The first international conference commemorating the 70th anniversary of the Jadovno concentration camp signals the advent of a new field of research into the history of the Holocaust in Bosnia.
The first international conference commemorating the 70th anniversary of the suffering of Serbs, Jews and Roma in Jadovno concentration camp was held in Bosnia this past June.
The ceremony was attended by Serbian President Boris Tadic and representatives of the Republika Srpska’s and of Croatia, in addition to thousands of descendents and supporters of those exterminated by the Ustashe Nazi collaborators in 1941.
The conference itself, which was held in Srpska’s capital of Banja Luka, delved into the various political, military and strategic factors that facilitated this little known branch of the Nazi extermination machine.
An Israeli representative of the World Maccabi Organization delivered a moving eulogy of the Zagreb Maccabi Club members. Their harrowing story still reverberates around the pastoral environs of Jadovno’s mountain forest. The club members were among the first to be arrested and chained together, and after the first person was knocked unconscious, he pulled all the others chained to him amid cries of horror into a pit that was 54 meters deep.
That camp operated for only a few months, from June until August 1941, and was subsequently replaced by the much larger death camp of Jasenovac on the bank of the Sava River where hundreds of thousands of Serbs and tens of thousands of Jews and Roma were systematically exterminated by Ustashe assassins that were being aided by Bosnian Muslims.
In 1941 Muslim leaders in Bosnia had imposed a ban that sought to prevent Muslims from collaborating with the Ustashe government. But 2 years later, the grand mufti of Jerusalem, Haj Amin al-Husseini, was flown in from Berlin to Bosnia by his Nazi cohorts in an effort to reverse the ban and recruit Muslims to the Waffen SS 13th division.
My first stop prior to the conference was the Croatian capital of Zagreb, where the intense hatred of the Serbs – equaled by a similar hatred of Serbs to Croats and Muslims – makes one wonder how Marshal Josip Broz Tito managed to keep Yugoslavia together until his death in 1980.
In many respects this deep-seated hatred is reminiscent of the anti-Semitic libels that have poisoned Jewish life over the centuries. Naturally, the comparison prompted me to search for the vestiges of the tiny Jewish community that even today is making desperate attempts to revive what has been irretrievably lost.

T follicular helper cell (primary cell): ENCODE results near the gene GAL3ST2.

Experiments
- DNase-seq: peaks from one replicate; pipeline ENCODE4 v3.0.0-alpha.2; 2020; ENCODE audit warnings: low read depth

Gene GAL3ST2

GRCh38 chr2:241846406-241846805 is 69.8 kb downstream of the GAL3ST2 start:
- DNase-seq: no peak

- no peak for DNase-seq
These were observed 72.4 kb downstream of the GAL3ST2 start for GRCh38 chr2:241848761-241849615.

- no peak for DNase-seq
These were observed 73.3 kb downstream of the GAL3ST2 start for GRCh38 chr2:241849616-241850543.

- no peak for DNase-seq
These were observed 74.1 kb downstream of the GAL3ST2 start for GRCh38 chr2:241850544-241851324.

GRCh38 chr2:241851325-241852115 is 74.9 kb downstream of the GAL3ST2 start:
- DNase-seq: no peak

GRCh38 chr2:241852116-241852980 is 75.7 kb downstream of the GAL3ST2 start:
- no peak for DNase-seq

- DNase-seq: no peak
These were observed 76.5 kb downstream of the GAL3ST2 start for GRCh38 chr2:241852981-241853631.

My extra-curricular lecture on the current Arab turmoil in the Middle East was attended by a large crowd of surviving local Jews, including some that have some degree of affiliation with Israel. The lecture was preceded by a tour of some of the remaining Jewish sites—mostly in the form of plaques commemorating Jewish synagogues that had been burned down by the Ustashe in 1941. A renowned local Jewish broadcaster attended my lecture and was my source of information on a rift that is present between the two rival Jewish factions in Zagreb. The first group are assimilated and detached from Israel’s concerns while the second group – most of whom were present at my lecture – is committed and sensitive to Israel’s cause and is even headed by an Israeli rabbi.
It seems that in spite of his anti-Semitic background, the former president of Croatia, Fanjo Tudjman, displayed an eagerness to establish ties with Israel in the 1990s. Tudjman was even advised by his political counsel to improve his standing in the eyes of the Israelis by mediating Ron Arad’s safe return.
The idea was to impel the head of the alienated Jewish community – the only organized one at the time of the initiative (1995) – to cooperate with the Zagreb mufti of the local Muslim community and turn jointly to Hizbolla to release Arad on the basis of “Islamic grace.” The president successfully convinced the mufti to persuade the leader of the Jewish community to ally with him in this enterprise. Sadly, however, the latter flatly refused, stating that he “had nothing to do with Israel.”
This incident only reflects the bitter rivalry between the small Jewish community’s disparate groups, matched only by the seemingly incorrigible hatred between Serbians and Croatians. In the past the rift has led to accusation-hurling between the two groups. Unfortunately, many of the claims that were made often had little connection to historical fact. This is one of the reasons that Bosnia’s Jewish history is replete with contradicting narratives.
The conference was therefore a crucial step towards implementing a sustainable and accurate documentation of Bosnia’s Jewish history – some of which I will record in a series of articles.
70 years on, the events of the Holocaust in Bosnia are finally garnering enough attention around the world and becoming a legitimate domain of research.
The writer is a professor of Islamic, Middle Eastern and Chinese history at the Hebrew University of Jerusalem and a member of the steering committee of the Ariel Center for Policy Research.